We have enumerated thirty Chancellors or Lord Keepers: of these, nineteen (probably Finch also* -making twenty) had received what we call a regular gentleman's education at an English university, most of them having also been at great English schools; one had every advantage of instruction at Edinburgh in the brightest days of that university; another spent some time at a Dutch university; a third was never matriculated at any university until he had reached the maturity of manhood—had a wife and children-and had been successively an officer in the navy and the army; nine (perhaps ten) had never been at any public school or university whatever-and among these we find the splendid names of Somers, Couper, Macclesfield, and Hardwicke. The Oxford men are twelve; of one Lord Campbell does not distinguish the university; Cambridge claims only six; but the balance of late years leans to her side as to all the honours of the Law. In the earlier part of our series only one rose from obscurity to the Great Sealand the honourable but unfortunate Lane has,

Anthony â Wood somewhere remarks that it is not easy to trace the Oxonian Finches, so inany of that family had belonged to his Alma Mater. The only considerable defect in Dr. Bliss's edition of the Athenæ is the want of a good general index. Such an index, embracing both his volumes and those of Gutch, would be a very acceptable present to the student of literary antiquities.


after all, but a shadowy claim to a place in the list; he never ascended the marble chair-never tasted the sweets of its emolument. In the later period success, where there had not been the early pressure of the res angusta domi, is a very rare exception to the rule. Since the Revolution we can hardly place any in this category except Talbot and Charles Yorke-which last not only laboured in spite of wealth, but achieved greatness of his own in spite of the dangerous splendour of his father's still unrivalled fame. Cowper is but a primâ facie exception. Of our thirty Chancellors eight belonged to families previously distinguished in the English law :-five were Judges' sons—but only two of these are since the Revolution-Yorke and Camden. The Scotch Law and Bench send one-Loughborough. The Seal has been held since the same date by two sons of country parsonsWright and Thurlowwho could give them nothing but their education, and pinched themselves blue to give them that; by two sons of country tradesmen-King and Eldon; and by three sons of country attorneys - Somers- Macclesfield-Hardwicke. There can be no offence in adding the chancellors subsequent to Lord Eldon-not one of whose epitaphs, we are sure, Lord Campbell wishes to write :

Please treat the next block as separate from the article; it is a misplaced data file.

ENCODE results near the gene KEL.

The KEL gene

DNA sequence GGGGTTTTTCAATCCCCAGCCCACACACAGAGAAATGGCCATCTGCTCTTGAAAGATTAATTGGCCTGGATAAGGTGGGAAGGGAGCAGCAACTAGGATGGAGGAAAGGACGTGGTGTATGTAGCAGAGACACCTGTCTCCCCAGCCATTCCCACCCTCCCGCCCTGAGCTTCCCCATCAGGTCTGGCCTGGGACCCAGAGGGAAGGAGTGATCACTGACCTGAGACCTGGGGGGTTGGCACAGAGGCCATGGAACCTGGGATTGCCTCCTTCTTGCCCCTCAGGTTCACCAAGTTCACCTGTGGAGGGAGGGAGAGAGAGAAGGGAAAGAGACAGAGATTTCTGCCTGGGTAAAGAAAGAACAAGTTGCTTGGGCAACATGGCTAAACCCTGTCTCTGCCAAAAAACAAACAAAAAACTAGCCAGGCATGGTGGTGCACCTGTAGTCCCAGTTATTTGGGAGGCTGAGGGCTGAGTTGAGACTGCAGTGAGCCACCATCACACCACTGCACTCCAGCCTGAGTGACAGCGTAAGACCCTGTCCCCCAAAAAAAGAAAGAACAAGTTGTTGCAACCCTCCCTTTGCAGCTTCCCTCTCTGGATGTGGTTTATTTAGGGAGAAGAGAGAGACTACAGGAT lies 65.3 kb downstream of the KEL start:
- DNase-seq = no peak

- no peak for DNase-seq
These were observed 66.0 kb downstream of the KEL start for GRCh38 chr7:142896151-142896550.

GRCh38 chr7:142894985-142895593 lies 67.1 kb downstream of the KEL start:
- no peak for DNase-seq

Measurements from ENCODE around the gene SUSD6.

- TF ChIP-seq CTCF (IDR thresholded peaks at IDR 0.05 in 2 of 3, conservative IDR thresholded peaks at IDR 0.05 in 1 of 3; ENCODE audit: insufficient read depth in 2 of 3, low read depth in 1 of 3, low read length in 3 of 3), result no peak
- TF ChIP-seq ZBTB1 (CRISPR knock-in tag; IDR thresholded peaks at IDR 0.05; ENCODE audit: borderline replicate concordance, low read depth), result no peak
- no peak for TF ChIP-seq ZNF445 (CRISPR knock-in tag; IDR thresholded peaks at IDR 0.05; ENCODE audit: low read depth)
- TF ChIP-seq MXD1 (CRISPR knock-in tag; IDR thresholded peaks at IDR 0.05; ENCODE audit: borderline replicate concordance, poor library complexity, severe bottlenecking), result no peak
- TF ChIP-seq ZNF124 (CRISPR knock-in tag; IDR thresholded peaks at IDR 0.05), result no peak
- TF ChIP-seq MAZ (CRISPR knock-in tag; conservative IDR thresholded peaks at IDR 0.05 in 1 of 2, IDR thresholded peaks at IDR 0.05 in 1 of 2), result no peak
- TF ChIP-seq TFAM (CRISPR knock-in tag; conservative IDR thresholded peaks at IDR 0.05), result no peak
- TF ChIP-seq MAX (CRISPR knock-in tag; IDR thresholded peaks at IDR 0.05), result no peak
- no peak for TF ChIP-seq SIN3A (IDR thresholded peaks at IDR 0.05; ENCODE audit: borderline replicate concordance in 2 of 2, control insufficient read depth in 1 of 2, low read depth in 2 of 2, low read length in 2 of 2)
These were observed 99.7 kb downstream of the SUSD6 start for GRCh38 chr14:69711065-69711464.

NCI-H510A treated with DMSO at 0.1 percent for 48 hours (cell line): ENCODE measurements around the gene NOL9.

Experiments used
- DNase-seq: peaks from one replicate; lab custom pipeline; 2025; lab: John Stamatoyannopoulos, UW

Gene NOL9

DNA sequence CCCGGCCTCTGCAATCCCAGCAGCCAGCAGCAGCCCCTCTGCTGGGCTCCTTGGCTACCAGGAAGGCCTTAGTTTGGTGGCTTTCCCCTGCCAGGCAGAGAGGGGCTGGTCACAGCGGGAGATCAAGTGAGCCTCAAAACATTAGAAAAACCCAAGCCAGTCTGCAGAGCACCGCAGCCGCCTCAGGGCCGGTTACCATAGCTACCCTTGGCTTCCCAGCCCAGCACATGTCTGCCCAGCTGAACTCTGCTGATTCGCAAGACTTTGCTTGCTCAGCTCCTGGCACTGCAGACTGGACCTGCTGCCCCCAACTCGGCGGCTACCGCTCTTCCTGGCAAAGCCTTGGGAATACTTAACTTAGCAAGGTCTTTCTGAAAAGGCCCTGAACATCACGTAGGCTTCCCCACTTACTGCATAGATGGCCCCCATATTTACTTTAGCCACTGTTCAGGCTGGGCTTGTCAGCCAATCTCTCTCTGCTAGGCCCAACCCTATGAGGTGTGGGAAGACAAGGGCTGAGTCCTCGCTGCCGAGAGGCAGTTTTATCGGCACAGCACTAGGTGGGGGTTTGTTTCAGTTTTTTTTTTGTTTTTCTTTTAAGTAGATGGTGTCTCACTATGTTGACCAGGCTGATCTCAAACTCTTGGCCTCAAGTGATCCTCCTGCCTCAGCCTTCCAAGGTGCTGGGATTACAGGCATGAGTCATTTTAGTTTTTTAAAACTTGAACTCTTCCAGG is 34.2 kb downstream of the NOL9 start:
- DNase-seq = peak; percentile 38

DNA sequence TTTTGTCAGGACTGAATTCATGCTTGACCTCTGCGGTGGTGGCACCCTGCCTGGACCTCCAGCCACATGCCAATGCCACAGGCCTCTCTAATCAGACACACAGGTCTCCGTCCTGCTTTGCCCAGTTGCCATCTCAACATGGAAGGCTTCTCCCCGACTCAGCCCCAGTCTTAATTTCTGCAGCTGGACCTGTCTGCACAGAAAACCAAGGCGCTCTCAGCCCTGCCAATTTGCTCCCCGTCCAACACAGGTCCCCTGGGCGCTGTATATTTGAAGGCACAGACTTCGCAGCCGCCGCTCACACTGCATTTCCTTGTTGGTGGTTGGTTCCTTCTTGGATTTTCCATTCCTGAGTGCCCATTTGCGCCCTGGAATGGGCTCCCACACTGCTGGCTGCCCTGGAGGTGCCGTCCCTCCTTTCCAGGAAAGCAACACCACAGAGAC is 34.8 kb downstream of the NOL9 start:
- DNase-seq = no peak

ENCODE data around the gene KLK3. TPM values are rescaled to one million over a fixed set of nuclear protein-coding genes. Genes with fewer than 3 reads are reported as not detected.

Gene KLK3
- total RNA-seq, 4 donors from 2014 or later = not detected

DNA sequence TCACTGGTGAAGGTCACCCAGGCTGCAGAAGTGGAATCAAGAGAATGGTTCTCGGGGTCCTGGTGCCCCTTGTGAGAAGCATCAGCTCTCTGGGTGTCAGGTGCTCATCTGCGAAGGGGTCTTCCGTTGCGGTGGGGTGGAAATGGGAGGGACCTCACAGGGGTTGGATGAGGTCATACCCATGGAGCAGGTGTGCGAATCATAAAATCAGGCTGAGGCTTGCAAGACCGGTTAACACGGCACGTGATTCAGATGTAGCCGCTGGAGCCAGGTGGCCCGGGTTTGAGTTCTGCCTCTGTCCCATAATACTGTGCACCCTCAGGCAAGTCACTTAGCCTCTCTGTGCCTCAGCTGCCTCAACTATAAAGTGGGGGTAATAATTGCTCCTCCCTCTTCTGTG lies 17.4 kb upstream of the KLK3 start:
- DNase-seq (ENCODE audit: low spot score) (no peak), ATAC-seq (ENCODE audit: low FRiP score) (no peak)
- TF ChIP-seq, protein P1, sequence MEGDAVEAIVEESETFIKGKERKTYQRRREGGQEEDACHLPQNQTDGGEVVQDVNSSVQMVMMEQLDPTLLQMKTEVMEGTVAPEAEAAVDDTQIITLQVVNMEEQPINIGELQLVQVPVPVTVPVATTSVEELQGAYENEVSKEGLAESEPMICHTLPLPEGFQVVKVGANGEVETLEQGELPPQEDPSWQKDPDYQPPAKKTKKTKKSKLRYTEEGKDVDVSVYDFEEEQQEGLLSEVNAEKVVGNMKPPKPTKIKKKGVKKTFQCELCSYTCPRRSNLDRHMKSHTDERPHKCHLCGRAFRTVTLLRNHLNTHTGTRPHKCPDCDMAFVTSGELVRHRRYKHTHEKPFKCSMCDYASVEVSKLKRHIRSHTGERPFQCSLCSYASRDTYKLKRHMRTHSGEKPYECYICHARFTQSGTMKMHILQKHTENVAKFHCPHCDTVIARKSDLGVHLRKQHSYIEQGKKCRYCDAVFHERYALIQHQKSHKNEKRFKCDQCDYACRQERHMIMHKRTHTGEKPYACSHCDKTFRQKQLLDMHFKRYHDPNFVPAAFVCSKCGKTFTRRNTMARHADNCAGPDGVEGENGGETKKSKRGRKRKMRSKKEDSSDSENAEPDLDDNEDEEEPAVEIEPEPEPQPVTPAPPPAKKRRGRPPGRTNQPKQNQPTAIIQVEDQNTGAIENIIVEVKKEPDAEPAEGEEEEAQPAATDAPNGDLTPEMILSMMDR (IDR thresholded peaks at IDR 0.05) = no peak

Lyndhurst.—Son of a celebrated Royal Academician.- Cambridge. Brougham.-Representative of a very ancient and honourable family,

but inheriting a diminished estate. - Edinburgh. Cottenham.--Second son of an eminent physician, who rose to a

baronetcy, of which the Lord Chancellor is now heir-presumptive.

-Cambridge. of the whole 167 Chancellors on record the great majority were themselves bishops. Since the last Bishop held the seals they have been in the hands of two bishops' sons (Bridgeman and Talbot), so that in all the Church, during the reigns subsequent to James I., has sent four to the Marble Chair. Physic appears to have supplied but one, and Art-we mean the artistical profession—no more.

Of the thirty since Bishop Williams, one was already a peer-Shaftesbury: four were honourables, of whom two ul. timately inherited peerages — Guildford - Yorke - Bathurst Erskine. Two inherited baronetcies—Shaftesbury and Cowper. We need hardly remind anybody that the two highest ranks in the peerage cannot immediately produce Chancellors. The bar is not considered a field for the son of a duke or marquis-and they are in like manner excluded from the most lucrative of all the learned professions, Medicine—circumstances over which we understand some Lord Johns and Lord Charleses have occasionally, in recent pinching times, been heard to grumble. In Physic

a graceful

a graceful Lord Charles (with a sweet bed-side manner') might be very formidable; and by degrees the awkwardness of the fee would be got over. As affairs go, it is somewhat rash for an earl to get himself lifted a step. How lucky for Erskine that he was not Lord Thomas ! The first movement, however, should be among the honourables. How long will they continue to think that it is anything but ignoble to be a clerk in a public office, with 1001. a-year to begin with, and no great chance of ever rising beyond a salary of 5001. or some petty commissionership or consulate ;-but that their blue ichor (owing its hue peradventure to some bed of city tin) would be contaminated by the position of a Halford or a Brodie? The awful difficulty of taking the fee has already been got over in their case. А patient's guinea could be no worse than an attorney's.

Lord Campbell dwells with just satisfaction on the high station in public esteem held by many families of Cancellarian nobility; and he has compliments in abundance for some of the living heads of such houses; but in his long list he cannot point to more than four Chancellors' sons who can be said to have at all distinguished themselves. Of these the second Earl of Macclesfield, though he attained considerable reputation as a student of the mathematics, and will always be remembered for the introduction of the New Style, appears, out of his diagrams, to have been a dull ordinary man ;—and the late Earl Bathurst, a most respectable and useful minister, never originated any great measure, nor led public opinion in any direction ;-in short, the author of the Characteristics' and Charles Yorke form the only very conspicuous exceptions to the general law. Pope includes several names of the class in his Dunciad, and then exclaims

• How quick ambition hastes to ridicule !

The sire is made a peer, the son a fool.' We suspect that if the matter were scrutinized, the general result and its rare exceptions would equally tend to the confirmation of Napoleon's opinion that men commonly owe their intellectual endowments to the mother more than to the father. Most lawyers have married too early or too late in life-a mistress for passion or a housekeeper for convenience. Lord Hardwicke, in the right prime of eight-and-twenty, made an ambitious and politic alliance, though with a very pretty woman, and all his biographers agree that she was a woman of remarkable abilities. Charles Yorke,' says our author, 'was, like Lord Bacon, most fortunate in his mother, and though he was the only genius among her sons, the least of the rest would have been a star in any other family.